Mission: Impossible-Ghost Protocol
Tinker Tailor Soldier Spy
The Adventures of Tintin
I spend a lot of time in movie theaters—especially during the holidays. It’s an interesting mélange of award hopefuls, big-budget blockbusters and animated family-films vying for hard-earned cash. I spent a day at the movies seeing one of each.The Big-Budget Blockbuster
“Mission: Impossible—Ghost Protocol” is easily the biggest surprise from my Christmas-break movie-watching. It’s the fourth film in the never-ending espionage series, and it manages to be the most entertaining of the bunch. There’s been a lot of speculation about Tom Cruise’s dwindling star power; some say his best days are behind him. “Ghost Protocol” proves the man is still capable of carrying a movie. It also proves that, even well into his 40s, Cruise is a far better action star than the vast majority of his contemporaries.
Director Brad Bird comes from an animation background, and “Ghost Protocol” is his first live action film. It’s a doozy. The movie is little more than a collection of action sequences but each is bloody brilliant. It’s amazing when a director steps up for the first time and knocks it out of the park. Bird makes many of his peers seem almost pedestrian in their ability to make an entertaining and coherent blockbuster.
The plot is a wee bit on the predictable side. How many more times can terrorists plot to detonate a nuclear warhead in order to start a third world war? The entire story was telegraphed by Doctor Evil in the first “Austin Powers.” Yet, somehow, even after a stunning amount of satire, lazy writers manage to recycle this tired machination.
In spite of some predictability, the latest “Mission: Impossible” manages to be more entertaining than any other big-budget I’ve seen in ages. Cruise surrounds himself with some quality actors, including the always amusing Simon Pegg and perpetually brooding Jeremy Renner. Thankfully, Brad Bird understands the fundamental rule of action movie-making: Go big or go home. He went big and it works in a big way.
The Award Seeker
“Tinker Tailor Soldier Spy” is a completely different kind of espionage movie. If the “Mission: Impossible” movies are high-octane thrill rides, “Tinker Tailor” is a quiet afternoon of sipping tea at a corner café. This movie is slow—really slow. Based on the 1974 novel, it details the true story of a Soviet spy embedded deep within British intelligence.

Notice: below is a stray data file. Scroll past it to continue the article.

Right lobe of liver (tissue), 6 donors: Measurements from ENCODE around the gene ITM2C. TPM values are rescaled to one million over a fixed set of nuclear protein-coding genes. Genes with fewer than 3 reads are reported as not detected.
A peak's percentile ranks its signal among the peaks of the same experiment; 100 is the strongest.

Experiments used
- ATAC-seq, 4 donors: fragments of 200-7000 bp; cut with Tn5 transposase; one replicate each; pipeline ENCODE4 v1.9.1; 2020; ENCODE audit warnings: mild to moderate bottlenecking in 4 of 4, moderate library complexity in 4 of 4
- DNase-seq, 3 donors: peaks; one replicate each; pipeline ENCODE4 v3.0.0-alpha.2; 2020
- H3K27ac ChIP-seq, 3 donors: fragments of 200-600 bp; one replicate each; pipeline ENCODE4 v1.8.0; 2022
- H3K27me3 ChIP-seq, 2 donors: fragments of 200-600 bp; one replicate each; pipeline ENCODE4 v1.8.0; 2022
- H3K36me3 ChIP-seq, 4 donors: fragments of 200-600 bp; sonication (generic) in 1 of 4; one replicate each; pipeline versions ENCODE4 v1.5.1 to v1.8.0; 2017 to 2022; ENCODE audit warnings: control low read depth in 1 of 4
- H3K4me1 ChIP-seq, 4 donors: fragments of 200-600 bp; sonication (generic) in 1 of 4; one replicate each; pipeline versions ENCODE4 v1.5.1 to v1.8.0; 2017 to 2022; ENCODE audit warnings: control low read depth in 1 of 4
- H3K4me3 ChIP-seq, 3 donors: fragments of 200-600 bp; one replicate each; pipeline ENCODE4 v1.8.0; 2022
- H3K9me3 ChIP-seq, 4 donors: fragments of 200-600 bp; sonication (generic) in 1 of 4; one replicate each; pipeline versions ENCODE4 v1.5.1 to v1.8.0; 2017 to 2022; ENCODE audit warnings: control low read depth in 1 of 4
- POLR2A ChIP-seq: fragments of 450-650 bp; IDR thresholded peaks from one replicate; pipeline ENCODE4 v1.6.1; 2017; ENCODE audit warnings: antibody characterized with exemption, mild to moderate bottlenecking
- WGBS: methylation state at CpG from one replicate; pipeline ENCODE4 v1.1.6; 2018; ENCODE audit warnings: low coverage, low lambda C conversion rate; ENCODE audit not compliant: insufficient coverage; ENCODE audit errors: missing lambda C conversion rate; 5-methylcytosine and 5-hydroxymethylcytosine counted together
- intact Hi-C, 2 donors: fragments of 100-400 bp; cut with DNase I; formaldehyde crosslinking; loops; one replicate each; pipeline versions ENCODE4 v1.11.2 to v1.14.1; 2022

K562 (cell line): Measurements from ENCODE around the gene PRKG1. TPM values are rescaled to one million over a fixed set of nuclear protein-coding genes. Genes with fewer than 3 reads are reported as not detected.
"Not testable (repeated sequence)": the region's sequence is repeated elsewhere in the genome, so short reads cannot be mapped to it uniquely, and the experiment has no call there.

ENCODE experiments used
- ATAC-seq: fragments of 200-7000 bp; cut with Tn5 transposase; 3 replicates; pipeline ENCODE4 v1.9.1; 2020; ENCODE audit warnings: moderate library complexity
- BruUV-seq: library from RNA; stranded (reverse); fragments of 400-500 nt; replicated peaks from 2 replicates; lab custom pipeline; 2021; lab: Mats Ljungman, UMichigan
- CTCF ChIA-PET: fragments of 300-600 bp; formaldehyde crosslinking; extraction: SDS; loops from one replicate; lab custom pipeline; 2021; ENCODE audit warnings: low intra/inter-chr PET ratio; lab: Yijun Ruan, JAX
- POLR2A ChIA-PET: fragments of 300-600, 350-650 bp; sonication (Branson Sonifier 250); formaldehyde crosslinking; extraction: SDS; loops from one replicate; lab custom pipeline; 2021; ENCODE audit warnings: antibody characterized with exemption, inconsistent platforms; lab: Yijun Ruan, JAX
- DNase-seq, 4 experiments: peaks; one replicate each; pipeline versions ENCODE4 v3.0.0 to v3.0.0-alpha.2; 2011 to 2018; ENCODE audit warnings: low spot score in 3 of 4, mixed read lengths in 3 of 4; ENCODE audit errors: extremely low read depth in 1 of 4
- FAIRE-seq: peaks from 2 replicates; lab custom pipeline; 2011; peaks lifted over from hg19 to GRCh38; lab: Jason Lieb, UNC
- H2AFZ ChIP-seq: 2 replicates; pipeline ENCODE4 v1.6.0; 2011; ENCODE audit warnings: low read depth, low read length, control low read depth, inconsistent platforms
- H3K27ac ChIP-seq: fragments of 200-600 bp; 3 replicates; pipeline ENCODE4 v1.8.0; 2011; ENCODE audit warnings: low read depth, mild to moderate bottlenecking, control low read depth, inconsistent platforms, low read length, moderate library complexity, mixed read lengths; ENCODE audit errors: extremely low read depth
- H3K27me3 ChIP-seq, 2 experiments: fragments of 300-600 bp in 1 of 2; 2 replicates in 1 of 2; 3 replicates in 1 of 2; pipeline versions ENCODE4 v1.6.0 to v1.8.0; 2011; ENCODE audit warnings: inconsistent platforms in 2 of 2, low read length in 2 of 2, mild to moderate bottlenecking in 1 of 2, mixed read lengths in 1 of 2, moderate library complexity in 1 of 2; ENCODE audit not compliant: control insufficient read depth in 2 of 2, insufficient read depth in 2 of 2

George Smiley (Gary Oldman) is tasked with finding the mole. It’s not easy, as Smiley is met with resistance at every turn. The movie shows an era where paranoia and fear dictated so many decisions—even the closest allies in British intelligence are harboring secrets from one another. With no one to trust, Smiley enlists the aid of a young agent played by Benedict Cumberbatch (“Sherlock”) who must deftly navigate between alliances and internal politics to try and discover the identity of the double agent.
There’s a lot to like about “Tinker Tailor Soldier Spy,” most notably the cast, which includes amazing actors like the leads, along with Colin Firth, Tom Hardy, Ciarán Hinds and Mark Strong. It’s a moody little film, and it’s extremely labored in its pacing. “Mission: Impossible” moves at breakneck pace, whereas “Tinker Tailor” is a snail. They are completely different movies. Comparing them feels intellectually unfair, but I think between first gear and fifth, I prefer to have the engine roaring as opposed to idle.
That’s not to say “Tinker Tailor” doesn’t have its moments. The film looks fantastic. It’s beautifully shot and staged, and the acting is pitch perfect. But it’s subtle almost to a fault. It took me a day or two of ruminating on “Tinker Tailor Soldier Spy” before I even knew whether or not I liked it. The further away I get from the movie, the more I appreciate its quiet charm. The movie may exist if only to prove that British actors are far and above the best on the face of the Earth.
The Animated Family Film
“The Adventures of Tintin” is anything but quiet, but it’s not without charm. Steven Spielberg has made his first animated film based on the classic comic series by the Belgian artist Hergé. Chances are, many have never heard of Tintin. He’s a teenage cub reporter who lives for adventure. With his dog Snowy, he travels to the ends of the Earth to solve any case.
Like most Spielberg movies, “Tintin” is dripping with a schmaltzy charm. It’s an unpretentious tale of action and adventure, sure to entertain kids and probably bore or exhaust adults. Tintin (Jamie Bell) has stumbled onto a new mystery after buying a model ship. Inside is a clue concerning the whereabouts of a sunken ship, the Unicorn, and a vast treasure it carried.
I’ve never seen an animated film as mind-blowing as “The Adventures of Tintin.” After many years of computer-animated films featuring dead-eyed mannequins, we are finally gifted with lifelike characters capable of conveying real emotions. It’s an achievement in animation and deserves every technical award that should be bestowed upon it. Visually, it’s a work of art—from the character design, to the virtual cinematography which allows tracking shots to never cut away from the action.
In the cynical age of cinema, the straightforward and earnest adventure story may feel incredibly dated to some. There isn’t an ounce of pretension. It’s the kind of storytelling that only someone like Steven Spielberg could pull off with any degree of seriousness. Credit has to be given to actors Jamie Bell and Andy Serkis who have raised the bar in what motion-capture performance can bring to life. If every animated movie showed this much effort, I wouldn’t hate the genre so much.